were not agile enough to dodge the onslaught, reducing bulkheads, stanchions, deck-beams to kindling wood; but they were captured after a long conflict and before they could batter the oaken sides out of the ship.
There was a glimpse of hope in the early morning when the Ville de Paris was sighted two miles to windward. The storm had subsided, a sort of breathing-spell between the outbreaks of terrific weather. The stately three-decker of a Frenchman lifted all her masts against the foaming sky-line and was even setting a topsail. Plunging her long rows of painted gun-ports under, she climbed buoyantly to meet the next gray-backed comber, while the copper glinted almost to her keel as she wildly rolled and staggered. This captured flag-ship in which De Grasse, fresh from the triumph of Cornwallis's surrender at Yorktown, had confidently expected to crush Rodney and so sweep the seas of the New World for France, seemed to have been vouchsafed some peculiar respite by the god of storms. To those who beheld her from the drowning Centaur the impression conveyed was the same as that reported by Admiral Graves, that she had miraculously come through unhurt, the only ship of this great fleet whose lofty spars still stood.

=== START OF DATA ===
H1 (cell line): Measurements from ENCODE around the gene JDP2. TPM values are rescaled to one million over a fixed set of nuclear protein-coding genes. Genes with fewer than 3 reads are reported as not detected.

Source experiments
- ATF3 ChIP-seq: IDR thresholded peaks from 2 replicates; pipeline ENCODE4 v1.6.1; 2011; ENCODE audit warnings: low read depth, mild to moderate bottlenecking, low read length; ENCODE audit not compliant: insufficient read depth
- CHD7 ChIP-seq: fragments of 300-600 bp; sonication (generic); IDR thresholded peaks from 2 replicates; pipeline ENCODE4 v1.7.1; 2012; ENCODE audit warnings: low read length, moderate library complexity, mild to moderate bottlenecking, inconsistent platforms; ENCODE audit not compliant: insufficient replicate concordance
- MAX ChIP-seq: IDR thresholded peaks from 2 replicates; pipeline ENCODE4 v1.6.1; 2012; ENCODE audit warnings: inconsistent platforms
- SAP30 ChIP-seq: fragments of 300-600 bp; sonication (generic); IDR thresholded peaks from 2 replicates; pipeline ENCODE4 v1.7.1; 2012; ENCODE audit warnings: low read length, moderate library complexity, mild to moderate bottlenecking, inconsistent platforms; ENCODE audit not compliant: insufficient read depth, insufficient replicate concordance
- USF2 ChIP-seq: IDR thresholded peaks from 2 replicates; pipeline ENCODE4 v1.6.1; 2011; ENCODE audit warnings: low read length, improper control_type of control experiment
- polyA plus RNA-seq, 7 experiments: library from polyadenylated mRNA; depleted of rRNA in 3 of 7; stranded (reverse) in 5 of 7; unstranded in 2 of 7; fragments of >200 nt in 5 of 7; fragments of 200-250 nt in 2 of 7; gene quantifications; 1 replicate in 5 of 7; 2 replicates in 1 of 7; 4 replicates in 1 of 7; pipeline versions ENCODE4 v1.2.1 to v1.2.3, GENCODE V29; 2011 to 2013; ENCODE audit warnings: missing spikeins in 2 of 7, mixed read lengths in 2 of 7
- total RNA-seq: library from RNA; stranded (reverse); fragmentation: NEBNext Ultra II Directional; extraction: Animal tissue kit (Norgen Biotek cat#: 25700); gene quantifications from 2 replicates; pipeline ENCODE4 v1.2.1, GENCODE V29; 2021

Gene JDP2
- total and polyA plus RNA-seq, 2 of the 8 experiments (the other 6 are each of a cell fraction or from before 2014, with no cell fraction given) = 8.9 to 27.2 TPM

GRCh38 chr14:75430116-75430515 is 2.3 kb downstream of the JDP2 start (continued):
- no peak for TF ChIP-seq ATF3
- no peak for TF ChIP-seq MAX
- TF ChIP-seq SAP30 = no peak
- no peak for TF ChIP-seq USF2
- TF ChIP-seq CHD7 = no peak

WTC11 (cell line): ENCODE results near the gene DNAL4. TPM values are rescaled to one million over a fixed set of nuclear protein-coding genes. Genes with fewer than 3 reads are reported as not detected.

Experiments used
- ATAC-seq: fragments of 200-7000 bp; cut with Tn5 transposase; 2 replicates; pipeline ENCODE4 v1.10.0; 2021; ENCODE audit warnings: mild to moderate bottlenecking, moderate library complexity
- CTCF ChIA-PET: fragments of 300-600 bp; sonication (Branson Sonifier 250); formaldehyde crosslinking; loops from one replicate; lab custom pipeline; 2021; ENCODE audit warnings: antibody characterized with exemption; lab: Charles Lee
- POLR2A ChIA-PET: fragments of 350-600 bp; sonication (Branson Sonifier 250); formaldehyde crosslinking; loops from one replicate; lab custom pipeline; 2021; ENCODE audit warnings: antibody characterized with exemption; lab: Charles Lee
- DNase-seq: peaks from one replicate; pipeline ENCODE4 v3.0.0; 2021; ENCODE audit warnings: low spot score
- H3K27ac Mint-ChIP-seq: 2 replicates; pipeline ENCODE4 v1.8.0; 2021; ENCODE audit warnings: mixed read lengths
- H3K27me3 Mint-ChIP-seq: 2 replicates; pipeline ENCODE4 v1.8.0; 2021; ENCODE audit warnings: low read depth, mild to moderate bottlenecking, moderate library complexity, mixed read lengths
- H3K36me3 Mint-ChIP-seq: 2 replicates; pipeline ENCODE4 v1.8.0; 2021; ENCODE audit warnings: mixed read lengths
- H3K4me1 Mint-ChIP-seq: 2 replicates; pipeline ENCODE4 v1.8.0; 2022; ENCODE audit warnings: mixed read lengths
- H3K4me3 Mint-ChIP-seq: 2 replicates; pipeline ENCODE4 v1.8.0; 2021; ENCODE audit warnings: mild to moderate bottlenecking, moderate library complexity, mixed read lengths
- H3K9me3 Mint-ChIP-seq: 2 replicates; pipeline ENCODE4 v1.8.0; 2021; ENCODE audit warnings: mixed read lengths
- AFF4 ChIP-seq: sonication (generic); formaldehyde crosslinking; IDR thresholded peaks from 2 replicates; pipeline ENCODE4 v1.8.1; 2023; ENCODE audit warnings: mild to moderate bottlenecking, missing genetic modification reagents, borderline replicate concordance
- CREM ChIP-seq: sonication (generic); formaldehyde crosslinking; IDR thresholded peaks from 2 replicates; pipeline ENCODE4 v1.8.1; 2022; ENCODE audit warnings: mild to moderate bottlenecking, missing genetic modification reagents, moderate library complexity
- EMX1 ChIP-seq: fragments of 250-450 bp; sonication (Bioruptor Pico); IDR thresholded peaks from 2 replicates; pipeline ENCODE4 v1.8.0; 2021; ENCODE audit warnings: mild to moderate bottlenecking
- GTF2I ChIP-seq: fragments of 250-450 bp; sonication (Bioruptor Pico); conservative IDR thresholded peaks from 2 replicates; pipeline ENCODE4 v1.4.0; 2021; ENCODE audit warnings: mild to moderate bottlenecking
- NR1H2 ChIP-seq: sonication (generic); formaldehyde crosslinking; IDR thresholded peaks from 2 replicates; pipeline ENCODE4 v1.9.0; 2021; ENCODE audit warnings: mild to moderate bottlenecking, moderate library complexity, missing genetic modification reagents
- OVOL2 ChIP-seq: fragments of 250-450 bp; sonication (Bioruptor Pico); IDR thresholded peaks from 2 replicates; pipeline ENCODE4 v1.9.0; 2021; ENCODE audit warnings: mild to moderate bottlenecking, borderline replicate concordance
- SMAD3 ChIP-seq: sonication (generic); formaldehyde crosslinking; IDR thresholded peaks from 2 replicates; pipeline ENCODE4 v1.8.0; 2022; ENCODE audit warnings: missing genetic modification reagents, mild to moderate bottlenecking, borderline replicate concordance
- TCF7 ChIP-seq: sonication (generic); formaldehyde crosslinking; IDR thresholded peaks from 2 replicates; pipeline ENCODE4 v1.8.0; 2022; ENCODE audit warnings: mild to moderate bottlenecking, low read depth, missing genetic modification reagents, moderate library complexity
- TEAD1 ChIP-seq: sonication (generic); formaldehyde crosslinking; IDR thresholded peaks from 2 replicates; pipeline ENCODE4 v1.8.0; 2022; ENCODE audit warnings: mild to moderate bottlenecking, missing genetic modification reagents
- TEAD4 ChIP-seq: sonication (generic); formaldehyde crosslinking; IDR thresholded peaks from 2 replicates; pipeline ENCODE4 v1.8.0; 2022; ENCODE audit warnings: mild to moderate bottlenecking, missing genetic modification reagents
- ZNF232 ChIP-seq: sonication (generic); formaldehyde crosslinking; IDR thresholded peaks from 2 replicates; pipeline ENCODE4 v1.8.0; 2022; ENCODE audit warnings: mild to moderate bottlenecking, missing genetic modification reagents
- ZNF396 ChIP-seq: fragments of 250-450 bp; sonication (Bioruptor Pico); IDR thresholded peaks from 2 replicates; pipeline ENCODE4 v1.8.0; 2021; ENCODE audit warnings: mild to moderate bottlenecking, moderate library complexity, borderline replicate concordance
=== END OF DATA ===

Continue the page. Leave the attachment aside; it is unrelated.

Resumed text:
Captain Inglefield began firing guns in token of